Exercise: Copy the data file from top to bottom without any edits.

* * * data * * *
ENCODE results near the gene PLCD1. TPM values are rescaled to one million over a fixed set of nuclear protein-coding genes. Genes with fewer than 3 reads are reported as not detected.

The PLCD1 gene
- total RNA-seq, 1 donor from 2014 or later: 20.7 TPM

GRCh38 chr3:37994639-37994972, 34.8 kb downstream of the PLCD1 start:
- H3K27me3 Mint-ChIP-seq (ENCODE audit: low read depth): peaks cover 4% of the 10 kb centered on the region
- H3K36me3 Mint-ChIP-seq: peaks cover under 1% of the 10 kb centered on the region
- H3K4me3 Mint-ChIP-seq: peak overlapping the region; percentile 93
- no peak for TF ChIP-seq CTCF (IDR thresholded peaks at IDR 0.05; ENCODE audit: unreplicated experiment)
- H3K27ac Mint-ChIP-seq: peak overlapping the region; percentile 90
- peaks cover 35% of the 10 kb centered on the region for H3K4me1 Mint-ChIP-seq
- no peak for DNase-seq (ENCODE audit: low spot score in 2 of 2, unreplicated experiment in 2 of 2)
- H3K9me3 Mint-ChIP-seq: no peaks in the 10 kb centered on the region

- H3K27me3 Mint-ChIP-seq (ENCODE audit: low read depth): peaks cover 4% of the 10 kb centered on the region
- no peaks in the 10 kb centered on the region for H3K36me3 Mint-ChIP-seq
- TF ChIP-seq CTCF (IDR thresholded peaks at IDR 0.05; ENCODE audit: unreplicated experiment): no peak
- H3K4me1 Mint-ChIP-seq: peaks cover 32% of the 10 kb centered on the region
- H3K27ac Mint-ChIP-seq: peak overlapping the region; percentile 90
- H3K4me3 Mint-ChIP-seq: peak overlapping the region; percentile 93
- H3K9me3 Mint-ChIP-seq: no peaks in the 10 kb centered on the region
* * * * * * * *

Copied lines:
ENCODE results near the gene PLCD1. TPM values are rescaled to one million over a fixed set of nuclear protein-coding genes. Genes with fewer than 3 reads are reported as not detected.

The PLCD1 gene
- total RNA-seq, 1 donor from 2014 or later: 20.7 TPM

GRCh38 chr3:37994639-37994972, 34.8 kb downstream of the PLCD1 start:
- H3K27me3 Mint-ChIP-seq (ENCODE audit: low read depth): peaks cover 4% of the 10 kb centered on the region
- H3K36me3 Mint-ChIP-seq: peaks cover under 1% of the 10 kb centered on the region
- H3K4me3 Mint-ChIP-seq: peak overlapping the region; percentile 93
- no peak for TF ChIP-seq CTCF (IDR thresholded peaks at IDR 0.05; ENCODE audit: unreplicated experiment)
- H3K27ac Mint-ChIP-seq: peak overlapping the region; percentile 90
- peaks cover 35% of the 10 kb centered on the region for H3K4me1 Mint-ChIP-seq
- no peak for DNase-seq (ENCODE audit: low spot score in 2 of 2, unreplicated experiment in 2 of 2)
- H3K9me3 Mint-ChIP-seq: no peaks in the 10 kb centered on the region

- H3K27me3 Mint-ChIP-seq (ENCODE audit: low read depth): peaks cover 4% of the 10 kb centered on the region
- no peaks in the 10 kb centered on the region for H3K36me3 Mint-ChIP-seq
- TF ChIP-seq CTCF (IDR thresholded peaks at IDR 0.05; ENCODE audit: unreplicated experiment): no peak
- H3K4me1 Mint-ChIP-seq: peaks cover 32% of the 10 kb centered on the region
- H3K27ac Mint-ChIP-seq: peak overlapping the region; percentile 90
- H3K4me3 Mint-ChIP-seq: peak overlapping the region; percentile 93
- H3K9me3 Mint-ChIP-seq: no peaks in the 10 kb centered on the region